Germans are ordering more and more on the Internet: On average 16 items of clothing and four electronic items per year. Young people in particular often order with the intention of returning the goods. What many people do not know is that many returns are destroyed. Greenpeace publishes the results of a representative survey one week before the bargain day “Black Friday” with record sales in the online trade.

For many Germans, shopping online has long since replaced going to the shops. For 2018, the German Retail Association (HDE) expects a turnover of 53.4 billion euros. In 2017, around 3.4 billion online orders were sent to German consumers. A size comparison shows that if you apply an average parcel height of 20 cm, the parcels stacked on top of each other reach from Earth to the Moon and back again. The daily volume of online shipments to German consumers would be equivalent to two and a half Mount Everests.

Booming German online trade

On behalf of Greenpeace, the Hamburg-based opinion research institute Nuggets interviewed 1000 women and men between the ages of 18 and 65 about online shopping and returns behaviour. Three out of four respondents regularly order textiles and shoes. This is followed by electronic articles and furniture. So-called “heavy shoppers” order more than ten clothing and footwear items a year and return more than half of them. More than 60 percent of those surveyed under the age of 30 already know when they order the articles that they only keep a part. At the same time, nine out of ten respondents cannot imagine that returns will also be destroyed.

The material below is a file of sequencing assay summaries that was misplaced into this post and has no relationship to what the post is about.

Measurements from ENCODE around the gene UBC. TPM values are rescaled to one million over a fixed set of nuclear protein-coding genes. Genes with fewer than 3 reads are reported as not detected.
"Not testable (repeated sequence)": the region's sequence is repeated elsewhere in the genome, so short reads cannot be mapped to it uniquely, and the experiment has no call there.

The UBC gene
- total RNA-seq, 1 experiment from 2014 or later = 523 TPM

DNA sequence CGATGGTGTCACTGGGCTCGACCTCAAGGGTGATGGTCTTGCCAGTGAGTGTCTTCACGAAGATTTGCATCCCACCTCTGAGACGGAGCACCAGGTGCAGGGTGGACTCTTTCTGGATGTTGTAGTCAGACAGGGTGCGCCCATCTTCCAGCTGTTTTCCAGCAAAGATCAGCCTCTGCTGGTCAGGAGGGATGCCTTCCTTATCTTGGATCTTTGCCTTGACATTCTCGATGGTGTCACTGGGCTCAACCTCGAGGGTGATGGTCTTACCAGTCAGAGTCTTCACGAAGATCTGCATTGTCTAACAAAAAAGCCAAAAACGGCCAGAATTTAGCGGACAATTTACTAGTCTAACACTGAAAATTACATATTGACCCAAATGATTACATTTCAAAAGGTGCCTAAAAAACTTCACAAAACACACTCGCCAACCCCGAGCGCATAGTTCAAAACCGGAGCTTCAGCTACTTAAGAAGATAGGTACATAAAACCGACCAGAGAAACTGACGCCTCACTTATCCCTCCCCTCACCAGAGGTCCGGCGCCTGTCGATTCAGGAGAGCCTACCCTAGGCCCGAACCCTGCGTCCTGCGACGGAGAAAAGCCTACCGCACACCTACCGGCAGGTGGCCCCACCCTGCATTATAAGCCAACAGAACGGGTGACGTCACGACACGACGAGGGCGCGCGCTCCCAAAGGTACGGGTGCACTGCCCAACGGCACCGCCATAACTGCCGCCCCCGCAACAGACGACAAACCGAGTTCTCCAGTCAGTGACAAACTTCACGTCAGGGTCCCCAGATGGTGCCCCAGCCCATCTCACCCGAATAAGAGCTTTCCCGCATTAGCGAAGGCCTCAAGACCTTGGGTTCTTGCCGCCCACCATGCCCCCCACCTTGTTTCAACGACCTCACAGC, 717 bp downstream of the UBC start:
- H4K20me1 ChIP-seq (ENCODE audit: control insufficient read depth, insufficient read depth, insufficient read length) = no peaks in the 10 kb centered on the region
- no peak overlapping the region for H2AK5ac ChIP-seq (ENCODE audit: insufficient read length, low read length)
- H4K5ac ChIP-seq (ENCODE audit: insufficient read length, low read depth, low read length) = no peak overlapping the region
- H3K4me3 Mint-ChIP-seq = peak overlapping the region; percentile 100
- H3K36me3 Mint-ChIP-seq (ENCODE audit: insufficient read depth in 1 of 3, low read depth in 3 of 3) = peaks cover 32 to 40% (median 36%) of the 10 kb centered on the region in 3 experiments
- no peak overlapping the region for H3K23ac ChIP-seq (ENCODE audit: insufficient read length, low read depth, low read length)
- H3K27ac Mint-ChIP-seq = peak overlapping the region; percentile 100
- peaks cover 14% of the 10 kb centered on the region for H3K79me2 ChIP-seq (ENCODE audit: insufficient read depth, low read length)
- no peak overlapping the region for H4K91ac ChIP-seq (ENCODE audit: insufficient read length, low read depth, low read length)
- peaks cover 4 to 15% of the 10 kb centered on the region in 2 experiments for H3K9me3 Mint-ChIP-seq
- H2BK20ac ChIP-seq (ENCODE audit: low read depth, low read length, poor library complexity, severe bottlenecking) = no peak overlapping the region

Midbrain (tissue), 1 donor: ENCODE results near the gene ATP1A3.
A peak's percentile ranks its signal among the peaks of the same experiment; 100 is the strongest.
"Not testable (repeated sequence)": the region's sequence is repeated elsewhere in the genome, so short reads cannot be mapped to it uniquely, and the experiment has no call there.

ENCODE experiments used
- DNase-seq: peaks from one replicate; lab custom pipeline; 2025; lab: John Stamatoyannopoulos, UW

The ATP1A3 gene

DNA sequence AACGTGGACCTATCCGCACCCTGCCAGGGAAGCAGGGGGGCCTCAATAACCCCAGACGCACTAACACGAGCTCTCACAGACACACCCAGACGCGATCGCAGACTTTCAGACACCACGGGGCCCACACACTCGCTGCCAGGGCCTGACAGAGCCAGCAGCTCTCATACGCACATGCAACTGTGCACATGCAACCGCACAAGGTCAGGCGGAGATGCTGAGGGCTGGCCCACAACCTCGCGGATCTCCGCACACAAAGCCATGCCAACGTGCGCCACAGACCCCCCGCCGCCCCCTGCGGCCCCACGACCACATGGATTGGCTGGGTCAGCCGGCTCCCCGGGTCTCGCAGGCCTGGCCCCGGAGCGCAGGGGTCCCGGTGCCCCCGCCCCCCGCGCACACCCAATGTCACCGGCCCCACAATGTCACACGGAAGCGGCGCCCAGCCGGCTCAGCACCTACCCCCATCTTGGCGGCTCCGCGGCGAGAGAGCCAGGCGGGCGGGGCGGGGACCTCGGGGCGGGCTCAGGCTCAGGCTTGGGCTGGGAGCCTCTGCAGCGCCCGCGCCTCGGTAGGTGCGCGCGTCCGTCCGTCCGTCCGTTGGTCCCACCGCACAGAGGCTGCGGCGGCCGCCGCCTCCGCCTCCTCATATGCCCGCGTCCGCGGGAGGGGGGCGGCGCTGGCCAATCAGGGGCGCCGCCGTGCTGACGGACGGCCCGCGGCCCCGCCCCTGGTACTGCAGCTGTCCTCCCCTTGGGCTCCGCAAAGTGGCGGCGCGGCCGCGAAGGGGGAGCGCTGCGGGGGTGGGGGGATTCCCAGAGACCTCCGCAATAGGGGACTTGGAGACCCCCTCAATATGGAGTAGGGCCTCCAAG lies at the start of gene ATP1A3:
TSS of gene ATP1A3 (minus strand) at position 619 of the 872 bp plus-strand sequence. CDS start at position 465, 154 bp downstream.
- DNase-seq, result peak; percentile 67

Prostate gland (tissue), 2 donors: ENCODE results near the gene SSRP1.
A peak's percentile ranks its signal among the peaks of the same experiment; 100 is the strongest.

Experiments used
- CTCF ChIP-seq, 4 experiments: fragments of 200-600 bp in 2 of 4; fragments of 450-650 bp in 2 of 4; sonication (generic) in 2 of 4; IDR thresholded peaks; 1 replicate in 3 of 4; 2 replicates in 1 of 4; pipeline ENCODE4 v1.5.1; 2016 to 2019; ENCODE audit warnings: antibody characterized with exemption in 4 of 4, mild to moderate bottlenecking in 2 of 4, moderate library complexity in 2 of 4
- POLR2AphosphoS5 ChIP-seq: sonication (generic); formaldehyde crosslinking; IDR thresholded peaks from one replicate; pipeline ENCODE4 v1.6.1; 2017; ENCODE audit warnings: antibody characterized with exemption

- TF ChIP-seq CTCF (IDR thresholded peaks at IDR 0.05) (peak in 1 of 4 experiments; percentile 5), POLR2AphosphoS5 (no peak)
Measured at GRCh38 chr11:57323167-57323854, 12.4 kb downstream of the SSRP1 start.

Returns are simply “destroyed

But that’s exactly what happens. According to a study conducted by the EHI Retail Institute in autumn 2017, more than half of the online retailers surveyed stated that they recycle or dispose of part of their returns. Viewing and repackaging the goods is too labour-intensive. Research conducted by Wirtschaftswoche and ZDF in June 2018 shows that even market leader Amazon does not resell around 30 percent of its returns directly. Instead, “disposal teams” at German Amazon locations shred goods worth up to 23,000 euros every day. Viola Wohlgemuth, spokeswoman for Greenpeace, says: “Black Friday is a black day for the environment. Our consumption is destroying more and more resources and heating up the climate crisis. Consumers should be aware that every single package has an impact on the environment.” Greenpeace is calling on Environment Minister Svenja Schulze to pass a Resource Protection Act that would stop this destruction. The petition can be viewed online at greenpeace.de.

 

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Just bought, now already back in stock: What does the trade do with returns?

Online trade continues to grow: IFH Cologne forecasts 63 billion Euro turnover for 2018

 

Link: Greenpeace

Image: istock – simonkr

//AB